Inside Politics

Storm in tea sector worsens as more farmers boycott plucking of green leaf

Wednesday, October 14th, 2020 00:00 |
A small scale tea farmer picks tea. Photo/PD/File

Wangari  Njuguna and Mathew Ndung’u

The trouble brewing in the tea sector appears to be taking a turn for the worse with bumerous farmers from Mt Kenya region making good their threat to boycott plucking of the crop’s leaves in protests against low bonus payments.

Farmers from various parts of Murang’a boycotted tea picking, saying Kenya Tea Development Agency (KTDA) has been exploiting them by giving them meager pay for their produce. 

In Kiambu County, tea farmers urged the government to implement the new tea regulations without further delay.

The farmers drawn from different parts of Gatundu North and South joined their counterparts from other counties in agitating for reforms in the sector that has progressively registered low returns resulting in poverty.

Speaking at Ndiko Primary School in the presence of Agriculture Cabinet Secretary Peter Munya, area MP Wanjiku Kibe and her Thika counterpart Patrick Wainaina and nominated Senator Isaac Mwaura, the farmers took issue with KTDA for micromanaging their produce and failing to listen to their concerns.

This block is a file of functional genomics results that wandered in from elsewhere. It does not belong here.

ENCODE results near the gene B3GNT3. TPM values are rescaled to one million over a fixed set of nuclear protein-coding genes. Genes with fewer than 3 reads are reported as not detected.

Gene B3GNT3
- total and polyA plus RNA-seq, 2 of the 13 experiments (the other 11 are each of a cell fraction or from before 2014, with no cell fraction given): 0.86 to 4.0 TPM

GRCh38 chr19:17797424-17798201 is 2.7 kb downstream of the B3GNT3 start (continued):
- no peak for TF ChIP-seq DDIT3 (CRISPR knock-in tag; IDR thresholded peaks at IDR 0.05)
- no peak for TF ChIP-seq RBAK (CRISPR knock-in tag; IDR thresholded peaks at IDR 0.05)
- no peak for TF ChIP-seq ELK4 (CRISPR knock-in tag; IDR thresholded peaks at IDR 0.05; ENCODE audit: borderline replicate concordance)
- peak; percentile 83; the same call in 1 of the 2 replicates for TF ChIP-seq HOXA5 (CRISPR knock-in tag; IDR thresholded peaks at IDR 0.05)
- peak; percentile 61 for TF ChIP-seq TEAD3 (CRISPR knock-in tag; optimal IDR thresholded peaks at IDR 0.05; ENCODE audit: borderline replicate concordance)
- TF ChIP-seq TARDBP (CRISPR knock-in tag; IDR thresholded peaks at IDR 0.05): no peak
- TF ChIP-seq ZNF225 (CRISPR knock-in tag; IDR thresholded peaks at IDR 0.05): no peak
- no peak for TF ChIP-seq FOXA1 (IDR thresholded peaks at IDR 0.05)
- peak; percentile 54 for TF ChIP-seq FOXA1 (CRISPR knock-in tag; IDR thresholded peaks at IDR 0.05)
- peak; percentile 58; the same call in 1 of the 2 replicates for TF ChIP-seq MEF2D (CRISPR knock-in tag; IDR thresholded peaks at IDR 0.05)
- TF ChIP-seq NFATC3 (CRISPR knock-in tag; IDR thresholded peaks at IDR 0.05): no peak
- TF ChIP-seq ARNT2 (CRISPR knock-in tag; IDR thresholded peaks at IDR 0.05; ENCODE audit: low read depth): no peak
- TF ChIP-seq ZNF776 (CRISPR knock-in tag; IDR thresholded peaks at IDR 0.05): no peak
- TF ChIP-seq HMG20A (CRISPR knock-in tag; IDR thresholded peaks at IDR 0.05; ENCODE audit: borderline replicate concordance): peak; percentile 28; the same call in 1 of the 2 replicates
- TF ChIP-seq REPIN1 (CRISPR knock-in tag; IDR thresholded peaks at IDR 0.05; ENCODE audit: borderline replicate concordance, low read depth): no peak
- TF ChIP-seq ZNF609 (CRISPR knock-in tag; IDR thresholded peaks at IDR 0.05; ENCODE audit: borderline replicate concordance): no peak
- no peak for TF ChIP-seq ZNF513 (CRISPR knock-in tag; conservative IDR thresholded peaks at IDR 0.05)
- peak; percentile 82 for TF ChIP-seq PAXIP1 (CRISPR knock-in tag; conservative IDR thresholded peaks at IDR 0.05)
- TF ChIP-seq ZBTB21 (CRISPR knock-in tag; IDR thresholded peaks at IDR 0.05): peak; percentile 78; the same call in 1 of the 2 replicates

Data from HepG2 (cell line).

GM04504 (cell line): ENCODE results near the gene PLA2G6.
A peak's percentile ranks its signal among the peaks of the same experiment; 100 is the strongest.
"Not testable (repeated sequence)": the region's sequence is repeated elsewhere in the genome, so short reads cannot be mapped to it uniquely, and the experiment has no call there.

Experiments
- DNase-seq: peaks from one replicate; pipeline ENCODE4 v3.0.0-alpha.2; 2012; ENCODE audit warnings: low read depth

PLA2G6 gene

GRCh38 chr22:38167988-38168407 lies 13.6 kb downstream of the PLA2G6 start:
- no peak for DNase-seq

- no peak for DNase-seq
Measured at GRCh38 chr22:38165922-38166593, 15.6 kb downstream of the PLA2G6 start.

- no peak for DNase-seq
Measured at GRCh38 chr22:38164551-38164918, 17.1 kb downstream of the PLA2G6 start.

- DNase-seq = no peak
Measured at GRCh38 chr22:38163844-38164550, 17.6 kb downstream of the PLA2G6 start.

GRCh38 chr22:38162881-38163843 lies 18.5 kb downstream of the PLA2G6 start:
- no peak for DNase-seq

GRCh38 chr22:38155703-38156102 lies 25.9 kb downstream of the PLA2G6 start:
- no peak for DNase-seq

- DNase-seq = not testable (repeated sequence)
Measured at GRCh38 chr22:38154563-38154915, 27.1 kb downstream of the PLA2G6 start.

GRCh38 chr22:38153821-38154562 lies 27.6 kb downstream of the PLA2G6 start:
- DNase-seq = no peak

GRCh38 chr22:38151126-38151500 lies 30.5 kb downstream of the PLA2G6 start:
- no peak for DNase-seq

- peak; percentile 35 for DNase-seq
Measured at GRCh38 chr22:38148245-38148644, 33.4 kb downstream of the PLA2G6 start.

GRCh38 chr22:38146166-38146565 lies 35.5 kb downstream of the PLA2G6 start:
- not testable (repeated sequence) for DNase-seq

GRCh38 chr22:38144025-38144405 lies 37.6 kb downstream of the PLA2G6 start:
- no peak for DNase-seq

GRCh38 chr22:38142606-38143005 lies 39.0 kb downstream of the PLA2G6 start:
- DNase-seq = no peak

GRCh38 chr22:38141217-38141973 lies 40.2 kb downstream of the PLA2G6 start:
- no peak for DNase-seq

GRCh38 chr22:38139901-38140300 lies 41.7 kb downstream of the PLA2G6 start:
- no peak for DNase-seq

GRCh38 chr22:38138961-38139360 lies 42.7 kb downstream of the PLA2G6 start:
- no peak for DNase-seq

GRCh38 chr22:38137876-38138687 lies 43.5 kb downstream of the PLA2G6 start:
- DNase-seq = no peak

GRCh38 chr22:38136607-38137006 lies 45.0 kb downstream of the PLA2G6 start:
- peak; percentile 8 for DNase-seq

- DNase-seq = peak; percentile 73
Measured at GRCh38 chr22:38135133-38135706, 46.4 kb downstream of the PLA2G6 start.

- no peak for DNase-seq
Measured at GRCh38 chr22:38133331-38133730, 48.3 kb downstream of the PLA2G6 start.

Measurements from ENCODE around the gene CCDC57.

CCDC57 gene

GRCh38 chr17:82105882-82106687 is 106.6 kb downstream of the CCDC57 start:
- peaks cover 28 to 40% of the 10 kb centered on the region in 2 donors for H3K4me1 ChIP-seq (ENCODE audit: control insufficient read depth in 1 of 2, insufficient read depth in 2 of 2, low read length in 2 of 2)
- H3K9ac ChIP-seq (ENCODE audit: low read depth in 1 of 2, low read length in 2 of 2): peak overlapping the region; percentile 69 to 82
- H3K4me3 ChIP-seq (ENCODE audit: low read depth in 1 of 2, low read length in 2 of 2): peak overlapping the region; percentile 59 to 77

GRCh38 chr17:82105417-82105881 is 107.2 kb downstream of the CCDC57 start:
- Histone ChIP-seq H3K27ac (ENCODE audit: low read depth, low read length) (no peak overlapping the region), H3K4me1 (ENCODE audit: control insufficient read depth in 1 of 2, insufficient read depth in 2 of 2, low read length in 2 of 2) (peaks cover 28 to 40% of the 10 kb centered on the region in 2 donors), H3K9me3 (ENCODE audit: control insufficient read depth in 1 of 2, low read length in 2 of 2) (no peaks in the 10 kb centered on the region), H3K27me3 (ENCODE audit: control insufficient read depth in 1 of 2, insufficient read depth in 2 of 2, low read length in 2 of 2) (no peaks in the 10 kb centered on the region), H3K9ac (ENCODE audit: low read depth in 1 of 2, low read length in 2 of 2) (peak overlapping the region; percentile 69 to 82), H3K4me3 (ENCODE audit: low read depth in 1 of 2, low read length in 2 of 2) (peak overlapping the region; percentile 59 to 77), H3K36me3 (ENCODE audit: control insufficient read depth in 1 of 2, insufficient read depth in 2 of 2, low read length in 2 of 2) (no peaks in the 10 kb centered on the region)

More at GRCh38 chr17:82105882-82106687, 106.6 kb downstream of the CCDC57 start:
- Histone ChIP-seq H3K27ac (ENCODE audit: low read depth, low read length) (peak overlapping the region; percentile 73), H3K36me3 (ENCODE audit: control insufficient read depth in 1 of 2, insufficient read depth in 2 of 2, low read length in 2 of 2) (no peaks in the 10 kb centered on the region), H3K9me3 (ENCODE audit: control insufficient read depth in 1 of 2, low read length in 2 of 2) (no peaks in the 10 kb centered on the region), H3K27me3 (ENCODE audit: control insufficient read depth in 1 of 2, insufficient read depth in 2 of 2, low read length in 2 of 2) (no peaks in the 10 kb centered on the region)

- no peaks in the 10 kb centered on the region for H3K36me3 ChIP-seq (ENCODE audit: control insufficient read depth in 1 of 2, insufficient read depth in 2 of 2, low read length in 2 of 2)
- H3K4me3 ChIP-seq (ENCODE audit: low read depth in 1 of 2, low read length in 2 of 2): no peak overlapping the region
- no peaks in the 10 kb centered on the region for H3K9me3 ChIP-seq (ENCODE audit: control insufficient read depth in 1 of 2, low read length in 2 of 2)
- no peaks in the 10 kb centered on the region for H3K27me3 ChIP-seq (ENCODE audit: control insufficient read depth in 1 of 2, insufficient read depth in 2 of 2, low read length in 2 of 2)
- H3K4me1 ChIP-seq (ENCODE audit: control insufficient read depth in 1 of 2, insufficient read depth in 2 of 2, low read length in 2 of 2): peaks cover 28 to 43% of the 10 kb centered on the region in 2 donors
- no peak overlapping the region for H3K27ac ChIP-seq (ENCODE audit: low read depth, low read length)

Led by Peter Kinuthia, they narrated a myriad of challenges they have been grappling with to produce the country’s major income earner yet they still make zero profit.

In Murang’a, the boycott was called by leaders from various parts of the county who are demanding for the implementation of tea regulations expected to facilitate better prices. 

Formed groups

Factories in the county, however, remained open to receive tea from few farmers who have declined to be part of the strike. 

In parts of Kangema, farmers who had formed groups were moving from farm to farm chasing out those found picking tea.

Those who defied had their tea leaves thrown away. A spot check in some factories revealed that they received less than 25 per cent of the quantity of the Tea they collect on a normal day. 

At Makomboki for instance, only 4,000 kilos of tea was collected instead of the usual 150,000.

Some of the farmers who spoke to Business Hub said they feel frustrated due to the poor prices and they are contemplating on selling their produce to hawkers.

 “Tea picking has become like slavery to us because we work hard to pick tea yet we get very little in return” said the farmer. 

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